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2024 Election

Ron DeSantis’ top aide organized government staff to solicit campaign cash from lobbyists

An official government staffer’s serving as a top fundraiser is highly unorthodox and raises ethical questions, say government watchdogs.
Gov. Ron DeSantis speaks during a campaign stop in Manchester, N.H.
Florida Gov. Ron DeSantis speaks at a campaign stop in Manchester, N.H., on June 1.Joseph Prezioso / AFP via Getty Images file

TALLAHASSEE, Fla. — Gov. Ron DeSantis’ chief of staff was among the biggest political fundraisers helping launch DeSantis' presidential campaign, an unusual instance of a highly influential taxpayer-funded aide’s doubling as a top political bundler.

And part of the way he raised that money was by having other government officials help him solicit cash from lobbyists.

The move, besides being out of the ordinary, raises ethical questions, and it shocked many of those Republican lobbyists here in Florida’s capital who felt pressured to donate because they have business before the administration. It also underscores the extent to which DeSantis has used the state government to further his ambitions.

The governor’s chief of staff, James Uthmeier, helped raise at least $423,042 for his presidential campaign in the hours after the May 24 launch.

The information came from pictures of a leader board set up for a fundraising event — dubbed the “Ron-A-Rama” — at the Miami Four Seasons in the 48 hours after the campaign kickoff. Two sources who were in the room shared the photos with NBC News.

The event was scheduled to coincide with DeSantis’ campaign launch. By bringing top fundraisers and political bundlers from across the country to Miami, it would give DeSantis’ campaign an early boost of significant financial support.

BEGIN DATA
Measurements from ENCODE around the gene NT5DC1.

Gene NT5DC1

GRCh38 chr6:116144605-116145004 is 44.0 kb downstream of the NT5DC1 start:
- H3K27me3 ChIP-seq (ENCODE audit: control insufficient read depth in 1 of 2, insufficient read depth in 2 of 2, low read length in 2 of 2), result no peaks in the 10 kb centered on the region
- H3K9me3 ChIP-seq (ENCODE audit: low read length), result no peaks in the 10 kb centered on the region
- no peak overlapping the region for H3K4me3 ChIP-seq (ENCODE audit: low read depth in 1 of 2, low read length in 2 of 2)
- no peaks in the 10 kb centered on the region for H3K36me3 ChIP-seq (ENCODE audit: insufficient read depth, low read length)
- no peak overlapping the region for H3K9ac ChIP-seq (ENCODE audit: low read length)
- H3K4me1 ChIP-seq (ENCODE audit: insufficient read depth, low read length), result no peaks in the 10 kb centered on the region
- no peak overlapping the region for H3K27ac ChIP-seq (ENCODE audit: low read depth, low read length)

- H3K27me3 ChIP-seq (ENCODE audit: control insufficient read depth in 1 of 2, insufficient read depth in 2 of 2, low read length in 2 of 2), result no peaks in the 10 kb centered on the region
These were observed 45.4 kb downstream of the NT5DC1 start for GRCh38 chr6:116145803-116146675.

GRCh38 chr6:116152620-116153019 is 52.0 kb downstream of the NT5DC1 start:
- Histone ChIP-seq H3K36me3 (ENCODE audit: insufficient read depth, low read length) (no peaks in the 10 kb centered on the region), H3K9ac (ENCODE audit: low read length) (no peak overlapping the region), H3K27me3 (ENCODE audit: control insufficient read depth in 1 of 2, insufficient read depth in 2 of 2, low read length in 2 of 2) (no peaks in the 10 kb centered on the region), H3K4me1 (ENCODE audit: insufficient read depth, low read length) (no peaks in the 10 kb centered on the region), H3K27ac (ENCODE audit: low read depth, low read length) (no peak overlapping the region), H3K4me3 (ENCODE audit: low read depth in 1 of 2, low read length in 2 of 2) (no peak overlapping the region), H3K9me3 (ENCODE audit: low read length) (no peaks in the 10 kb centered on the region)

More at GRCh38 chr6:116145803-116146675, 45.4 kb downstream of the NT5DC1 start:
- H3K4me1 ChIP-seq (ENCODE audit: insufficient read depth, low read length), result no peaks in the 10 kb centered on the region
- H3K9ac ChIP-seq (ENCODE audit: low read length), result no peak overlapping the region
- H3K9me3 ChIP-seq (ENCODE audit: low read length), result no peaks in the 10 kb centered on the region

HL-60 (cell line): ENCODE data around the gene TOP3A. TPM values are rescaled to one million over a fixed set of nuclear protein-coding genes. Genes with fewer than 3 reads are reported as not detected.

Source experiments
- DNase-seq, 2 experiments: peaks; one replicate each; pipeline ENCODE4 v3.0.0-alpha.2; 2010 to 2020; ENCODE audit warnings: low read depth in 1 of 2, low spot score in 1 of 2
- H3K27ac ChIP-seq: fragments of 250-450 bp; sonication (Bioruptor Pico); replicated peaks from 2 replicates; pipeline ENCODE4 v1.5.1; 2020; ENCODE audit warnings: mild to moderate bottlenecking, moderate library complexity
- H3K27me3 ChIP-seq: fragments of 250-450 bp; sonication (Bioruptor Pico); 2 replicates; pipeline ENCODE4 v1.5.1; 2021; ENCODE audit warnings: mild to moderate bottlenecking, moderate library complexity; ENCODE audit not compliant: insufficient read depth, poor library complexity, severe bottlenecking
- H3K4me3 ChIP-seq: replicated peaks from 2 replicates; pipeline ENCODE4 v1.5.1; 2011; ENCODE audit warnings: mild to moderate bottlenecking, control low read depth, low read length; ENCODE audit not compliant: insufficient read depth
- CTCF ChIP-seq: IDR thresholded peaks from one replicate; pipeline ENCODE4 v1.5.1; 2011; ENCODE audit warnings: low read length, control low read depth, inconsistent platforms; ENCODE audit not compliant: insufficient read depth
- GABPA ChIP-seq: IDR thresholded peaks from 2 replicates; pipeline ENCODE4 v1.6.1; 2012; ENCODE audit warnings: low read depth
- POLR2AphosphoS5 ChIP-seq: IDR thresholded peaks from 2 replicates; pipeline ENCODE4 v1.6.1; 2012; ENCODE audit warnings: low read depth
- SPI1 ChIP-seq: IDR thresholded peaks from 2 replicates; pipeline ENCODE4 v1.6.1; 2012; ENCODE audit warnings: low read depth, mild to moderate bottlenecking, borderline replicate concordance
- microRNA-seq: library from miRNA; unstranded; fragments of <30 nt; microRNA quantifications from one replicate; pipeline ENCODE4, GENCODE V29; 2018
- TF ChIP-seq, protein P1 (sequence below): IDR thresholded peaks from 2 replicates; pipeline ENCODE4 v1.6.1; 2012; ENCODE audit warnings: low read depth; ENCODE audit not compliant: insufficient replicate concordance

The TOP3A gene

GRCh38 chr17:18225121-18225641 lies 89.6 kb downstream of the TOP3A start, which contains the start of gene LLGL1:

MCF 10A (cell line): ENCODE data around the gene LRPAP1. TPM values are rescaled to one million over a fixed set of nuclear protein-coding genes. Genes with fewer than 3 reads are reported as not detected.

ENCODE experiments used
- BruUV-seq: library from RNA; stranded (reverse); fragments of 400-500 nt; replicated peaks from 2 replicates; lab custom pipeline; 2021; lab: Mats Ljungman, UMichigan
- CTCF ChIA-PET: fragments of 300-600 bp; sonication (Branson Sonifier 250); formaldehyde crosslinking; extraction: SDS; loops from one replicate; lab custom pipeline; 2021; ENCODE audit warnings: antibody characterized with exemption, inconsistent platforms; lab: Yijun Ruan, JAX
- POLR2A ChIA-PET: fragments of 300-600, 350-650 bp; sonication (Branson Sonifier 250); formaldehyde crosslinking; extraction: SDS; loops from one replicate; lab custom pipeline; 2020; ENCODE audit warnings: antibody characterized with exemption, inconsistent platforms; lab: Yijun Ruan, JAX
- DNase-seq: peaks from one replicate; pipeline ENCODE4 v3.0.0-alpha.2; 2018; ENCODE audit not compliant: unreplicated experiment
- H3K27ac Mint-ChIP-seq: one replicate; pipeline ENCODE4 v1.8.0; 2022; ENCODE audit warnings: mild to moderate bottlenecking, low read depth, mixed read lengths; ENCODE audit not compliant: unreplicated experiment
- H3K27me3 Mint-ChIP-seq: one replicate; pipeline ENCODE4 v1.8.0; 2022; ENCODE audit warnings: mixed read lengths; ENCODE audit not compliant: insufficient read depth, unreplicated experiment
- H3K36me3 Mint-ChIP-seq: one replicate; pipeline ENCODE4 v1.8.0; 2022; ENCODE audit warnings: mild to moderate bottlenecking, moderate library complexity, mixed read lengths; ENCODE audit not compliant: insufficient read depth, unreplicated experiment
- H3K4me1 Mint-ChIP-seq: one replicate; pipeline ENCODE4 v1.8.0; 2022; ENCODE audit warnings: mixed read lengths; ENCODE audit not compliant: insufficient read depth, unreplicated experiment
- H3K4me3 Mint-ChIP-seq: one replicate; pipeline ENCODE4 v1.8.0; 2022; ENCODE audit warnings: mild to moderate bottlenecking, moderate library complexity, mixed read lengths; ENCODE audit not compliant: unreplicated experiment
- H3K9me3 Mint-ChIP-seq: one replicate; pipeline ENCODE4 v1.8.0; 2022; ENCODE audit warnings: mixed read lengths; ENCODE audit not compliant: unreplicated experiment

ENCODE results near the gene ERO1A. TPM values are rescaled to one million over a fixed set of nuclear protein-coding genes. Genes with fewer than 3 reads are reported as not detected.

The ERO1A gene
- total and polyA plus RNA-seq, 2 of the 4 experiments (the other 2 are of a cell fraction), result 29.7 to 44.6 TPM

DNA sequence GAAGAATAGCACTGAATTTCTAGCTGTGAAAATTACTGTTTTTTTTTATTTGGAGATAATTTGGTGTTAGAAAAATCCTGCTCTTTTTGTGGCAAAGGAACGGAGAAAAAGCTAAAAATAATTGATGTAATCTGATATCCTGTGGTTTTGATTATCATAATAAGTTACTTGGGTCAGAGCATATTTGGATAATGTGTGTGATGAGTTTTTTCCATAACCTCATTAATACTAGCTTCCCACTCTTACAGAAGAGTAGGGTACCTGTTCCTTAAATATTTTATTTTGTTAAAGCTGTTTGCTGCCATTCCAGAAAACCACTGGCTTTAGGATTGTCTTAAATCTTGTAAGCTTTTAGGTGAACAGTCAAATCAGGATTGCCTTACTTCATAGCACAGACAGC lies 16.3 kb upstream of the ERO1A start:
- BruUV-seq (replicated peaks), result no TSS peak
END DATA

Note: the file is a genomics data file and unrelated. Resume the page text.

DeSantis' campaign announced it raised an impressive $8.2 million in the first 24 hours, a massive haul due in large part to the Miami event. The pictures from two people in the room reviewed by NBC News show that well over half of that initial amount came from the one event. NBC News is not publishing the pictures to protect the identities of those who shared them.

Uthmeier’s haul made him one of top fundraisers for the campaign at the time. It created a scenario in which he was raising significant six-figure sums of political cash at a faster clip than many more traditional donors and political fundraisers were.

Uthmeier has been DeSantis’ top staffer since September 2021, and like most chiefs of staff, he wields significant influence over every aspect of state government.

Since DeSantis’ launch, Uthmeier has helped orchestrate a political fundraising program within the administration that involved asking administration officials across state government to ask lobbyists by text message to contribute money to DeSantis’ nascent presidential campaign through a specific link.

When a donor gave through the link, the donation was associated with Uthmeier’s name, said people familiar with the messages, which helped make him one of his boss’ top early political bundlers.

NBC News first reported the program last month. At that point, it was unclear that taxpayer-funded administration officials were soliciting contributions from lobbyists in a coordinated fashion. In some cases, leaders of state agencies sent fundraising solicitations to lobbyists known to have business specifically in front of their agency.  

Taryn Fenske, DeSantis' communications director, defended the use of state employees to raise money for DeSantis' presidential run.